Want to be a guest blogger? Now is the time to submit. I will be stopping guest blog posts in December, but before then, I would love to have you on! I am accepting original posts that focus on reading and writing. Pictures, links, and a bio are encouraged. You do not have to be published. If you qualify, please email me at shannonathompson@aol.com.

~SAT

Why Are Authors “Hating” On One Another?

21 Sep

Website Update: We hit 9,000 followers on the 19th! That means a HUGE giveaway is coming soon. If you’d like your book to be a part of it, please email me at shannonathompson@aol.com. Other than that, THANK YOU for all of your dedicated support and heartfelt encouragement. 

There are many authors and writers out there, sharing their works with the world, whether it be through books, blogging, or another form of communication. But I’ve come across many who astound me—and these people are preaching hate at one another. This post is my attempt to bring light to why this needs to stop.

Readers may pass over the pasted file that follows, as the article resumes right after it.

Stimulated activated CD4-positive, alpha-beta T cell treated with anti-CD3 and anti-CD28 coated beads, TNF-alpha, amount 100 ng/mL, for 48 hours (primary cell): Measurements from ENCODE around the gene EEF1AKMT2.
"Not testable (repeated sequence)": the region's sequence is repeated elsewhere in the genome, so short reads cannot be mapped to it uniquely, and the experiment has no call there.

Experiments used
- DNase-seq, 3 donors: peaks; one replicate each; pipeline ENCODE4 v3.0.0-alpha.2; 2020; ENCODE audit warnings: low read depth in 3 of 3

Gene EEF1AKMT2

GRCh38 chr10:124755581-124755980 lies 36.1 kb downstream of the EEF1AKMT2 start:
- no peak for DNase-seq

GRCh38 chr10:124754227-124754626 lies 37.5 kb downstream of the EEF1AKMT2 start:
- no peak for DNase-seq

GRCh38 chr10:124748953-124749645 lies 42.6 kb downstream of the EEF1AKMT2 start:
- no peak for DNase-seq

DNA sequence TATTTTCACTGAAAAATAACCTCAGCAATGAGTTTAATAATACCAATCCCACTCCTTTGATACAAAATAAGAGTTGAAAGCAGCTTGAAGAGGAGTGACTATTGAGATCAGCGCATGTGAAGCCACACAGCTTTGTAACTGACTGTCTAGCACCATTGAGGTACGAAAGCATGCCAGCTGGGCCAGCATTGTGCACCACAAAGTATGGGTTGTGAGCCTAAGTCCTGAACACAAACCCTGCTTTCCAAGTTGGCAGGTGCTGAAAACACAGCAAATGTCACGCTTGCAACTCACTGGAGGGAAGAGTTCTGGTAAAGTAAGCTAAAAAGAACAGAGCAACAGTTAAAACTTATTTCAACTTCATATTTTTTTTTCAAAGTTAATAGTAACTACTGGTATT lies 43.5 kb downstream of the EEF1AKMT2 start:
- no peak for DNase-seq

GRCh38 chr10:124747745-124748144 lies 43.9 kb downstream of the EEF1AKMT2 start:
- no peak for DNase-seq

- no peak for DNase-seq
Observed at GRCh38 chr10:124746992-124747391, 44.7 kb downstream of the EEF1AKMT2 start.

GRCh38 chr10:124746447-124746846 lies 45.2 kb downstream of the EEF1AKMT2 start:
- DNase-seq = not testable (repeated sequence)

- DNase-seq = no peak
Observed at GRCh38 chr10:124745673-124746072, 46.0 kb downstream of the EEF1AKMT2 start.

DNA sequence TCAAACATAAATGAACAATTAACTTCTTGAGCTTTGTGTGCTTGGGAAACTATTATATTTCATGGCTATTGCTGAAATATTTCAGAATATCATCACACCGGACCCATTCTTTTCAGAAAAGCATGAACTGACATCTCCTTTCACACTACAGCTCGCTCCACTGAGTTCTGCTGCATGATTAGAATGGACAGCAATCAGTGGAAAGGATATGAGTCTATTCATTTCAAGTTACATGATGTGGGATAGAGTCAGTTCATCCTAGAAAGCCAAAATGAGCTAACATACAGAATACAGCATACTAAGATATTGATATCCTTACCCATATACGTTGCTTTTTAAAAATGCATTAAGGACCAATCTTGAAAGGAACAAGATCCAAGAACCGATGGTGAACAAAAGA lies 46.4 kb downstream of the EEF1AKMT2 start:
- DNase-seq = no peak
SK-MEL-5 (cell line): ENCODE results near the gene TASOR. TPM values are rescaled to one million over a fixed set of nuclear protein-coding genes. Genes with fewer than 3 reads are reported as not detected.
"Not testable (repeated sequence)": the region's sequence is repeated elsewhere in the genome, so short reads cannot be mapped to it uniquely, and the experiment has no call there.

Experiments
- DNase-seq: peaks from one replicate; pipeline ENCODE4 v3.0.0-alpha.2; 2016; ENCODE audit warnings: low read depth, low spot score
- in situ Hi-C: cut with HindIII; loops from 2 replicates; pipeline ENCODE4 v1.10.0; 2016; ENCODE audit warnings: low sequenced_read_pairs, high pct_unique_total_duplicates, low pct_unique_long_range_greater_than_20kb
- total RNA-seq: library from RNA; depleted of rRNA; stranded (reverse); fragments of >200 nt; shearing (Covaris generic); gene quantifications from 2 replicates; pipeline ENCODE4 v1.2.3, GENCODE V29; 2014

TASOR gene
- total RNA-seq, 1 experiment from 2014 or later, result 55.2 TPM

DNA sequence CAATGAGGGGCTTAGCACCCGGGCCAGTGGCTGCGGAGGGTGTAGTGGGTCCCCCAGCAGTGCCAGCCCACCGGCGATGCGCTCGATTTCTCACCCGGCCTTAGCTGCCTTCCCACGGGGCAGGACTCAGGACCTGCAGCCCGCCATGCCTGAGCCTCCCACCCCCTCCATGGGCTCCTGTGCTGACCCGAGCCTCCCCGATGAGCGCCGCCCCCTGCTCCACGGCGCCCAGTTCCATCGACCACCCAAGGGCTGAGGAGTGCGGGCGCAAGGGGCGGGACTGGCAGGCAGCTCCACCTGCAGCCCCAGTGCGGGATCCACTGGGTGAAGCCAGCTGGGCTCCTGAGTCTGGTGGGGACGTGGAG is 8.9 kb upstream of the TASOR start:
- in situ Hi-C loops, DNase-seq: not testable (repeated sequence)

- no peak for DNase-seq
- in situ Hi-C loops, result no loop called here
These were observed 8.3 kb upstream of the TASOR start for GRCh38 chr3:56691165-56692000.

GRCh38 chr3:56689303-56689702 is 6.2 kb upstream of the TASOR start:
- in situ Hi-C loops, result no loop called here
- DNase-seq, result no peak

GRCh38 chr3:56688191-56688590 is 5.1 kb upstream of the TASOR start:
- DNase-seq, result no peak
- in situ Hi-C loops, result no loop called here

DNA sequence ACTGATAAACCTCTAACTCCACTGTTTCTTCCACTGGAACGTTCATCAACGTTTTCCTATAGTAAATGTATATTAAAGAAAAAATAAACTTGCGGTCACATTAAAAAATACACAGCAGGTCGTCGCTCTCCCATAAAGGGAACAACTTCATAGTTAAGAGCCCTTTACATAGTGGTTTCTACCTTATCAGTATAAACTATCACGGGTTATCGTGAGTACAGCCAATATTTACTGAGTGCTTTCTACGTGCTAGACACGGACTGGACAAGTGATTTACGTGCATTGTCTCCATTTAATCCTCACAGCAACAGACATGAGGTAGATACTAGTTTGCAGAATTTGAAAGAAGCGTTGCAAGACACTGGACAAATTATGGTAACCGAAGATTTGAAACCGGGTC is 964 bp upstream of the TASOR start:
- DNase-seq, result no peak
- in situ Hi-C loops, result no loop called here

Although there are many kinds of publishing, I’m focusing on the three main ones I often see verbally assaulted. 

  1. Traditional
  2. Small Press
  3. Self-Publishing

Unfortunately, I’ve seen hate from all sides, and I’m sure most authors have. 

I’ve seen hate from traditionally published authors, generally saying anyone else is not “good enough” for bigger publishers. Ironically, a lot of these authors have admitted to previously knowing someone in the industry. Even worse, they don’t seem to consider many authors aren’t comfortable with traditional publishing houses monopolizing the market. I’ve seen hate from small press published authors, saying almost the exact same thing about self-published authors. But I also see hate from self-published authors, saying they don’t like traditional publishing houses for the reasons above but also hating on small-press published authors, because they aren’t “capable” at marketing themselves and, therefore, have to rely on someone else by means of payment.

This is ridiculous, and it needs to stop now.